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The Coming of ROM: A Knight’s Tale

Sometime early in 1979, Marvel Comics President Jim Galton called me to his office to discuss an opportunity to license a toy property—ROM, the Spaceknight.  We’d had some success with the Micronauts, which the legendary licensing/toy genius Stan Weston had pitched to me, and I had licensed, so Galton was immediately interested in a new Parker Brothers toy that he had somehow become aware of.  Galton knew nothing about comics, and couldn’t care less about them—but he was very interested in making money.  If one toy property worked, why wouldn’t another?The name “ROM,” by the way, comes from Read-Only Memory.  It was one of the first toys with a chip inside that allowed it to do simple tricks like making sounds and flashing lights.

Galton and I flew up to Boston on the Eastern Airlines Shuttle—remember that?—and drove out to wherever Parker Brothers offices were—in a beautiful, wooded setting, as I recall—and met with their brass and licensing people.  We worked out a deal.  I’m certain we had a pretty standard licensing deal, except that the creator of ROM, Bing McCoy, had a significant participation.  After Parker Brothers was out of the mix, I suppose we paid only Bing McCoy’s portion of the royalties.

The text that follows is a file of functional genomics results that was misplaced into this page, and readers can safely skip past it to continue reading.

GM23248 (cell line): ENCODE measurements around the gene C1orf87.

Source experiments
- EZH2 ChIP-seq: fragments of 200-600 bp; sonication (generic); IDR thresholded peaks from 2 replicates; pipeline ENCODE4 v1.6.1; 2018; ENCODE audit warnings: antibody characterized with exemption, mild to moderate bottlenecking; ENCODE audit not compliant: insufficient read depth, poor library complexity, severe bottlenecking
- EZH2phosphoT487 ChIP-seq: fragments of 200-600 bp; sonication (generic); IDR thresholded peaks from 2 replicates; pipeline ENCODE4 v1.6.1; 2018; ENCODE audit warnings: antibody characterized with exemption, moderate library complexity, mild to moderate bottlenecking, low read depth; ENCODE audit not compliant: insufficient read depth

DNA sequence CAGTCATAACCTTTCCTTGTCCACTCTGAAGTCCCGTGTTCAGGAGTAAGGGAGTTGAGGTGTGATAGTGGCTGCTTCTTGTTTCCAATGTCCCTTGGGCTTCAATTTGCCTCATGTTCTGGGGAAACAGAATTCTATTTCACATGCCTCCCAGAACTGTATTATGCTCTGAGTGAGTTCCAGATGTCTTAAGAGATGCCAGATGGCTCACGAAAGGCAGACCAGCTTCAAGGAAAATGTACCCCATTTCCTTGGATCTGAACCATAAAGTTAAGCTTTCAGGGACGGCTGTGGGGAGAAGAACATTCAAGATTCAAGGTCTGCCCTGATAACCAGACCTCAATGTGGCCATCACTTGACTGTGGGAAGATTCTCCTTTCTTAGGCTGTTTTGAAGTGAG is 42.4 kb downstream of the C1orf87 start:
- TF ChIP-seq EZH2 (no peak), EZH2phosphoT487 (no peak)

I created the basic premise for the comic book series—the fundamental backstory (beyond what Bing and Parker Brothers had graven in stone).  Bill Mantlo and whoever the editor was fleshed it out.  For instance, Brandy Clark was definitely Bill’s creation, or at least he named her.  On the other hand, Clairton (a small town in the Pittsburgh area, near where I grew up, transplanted for story purposes to West Virginia) and Galador are names I provided.

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The Secret Origin of the TRANSFORMERS – Part 1

In 1983, a toy company approached Marvel Comics seeking development of a toy property for comics, animation and other entertainment.  The toys in question were cars and other vehicles that could be opened and unfolded into ROBOTS.  Very cool.

The toy company was KNICKERBOCKER TOYS.  They called their toy property, based on technology licensed from a Japanese company, the “MYSTERIONS.”

Marvel Comics was their second choice as a creative services provider.  They had gone to DC Comics first.  The executive who approached us showed us what DC had created for them.  It was a comic book.  He only had photocopies.  I don’t believe the thing was ever printed.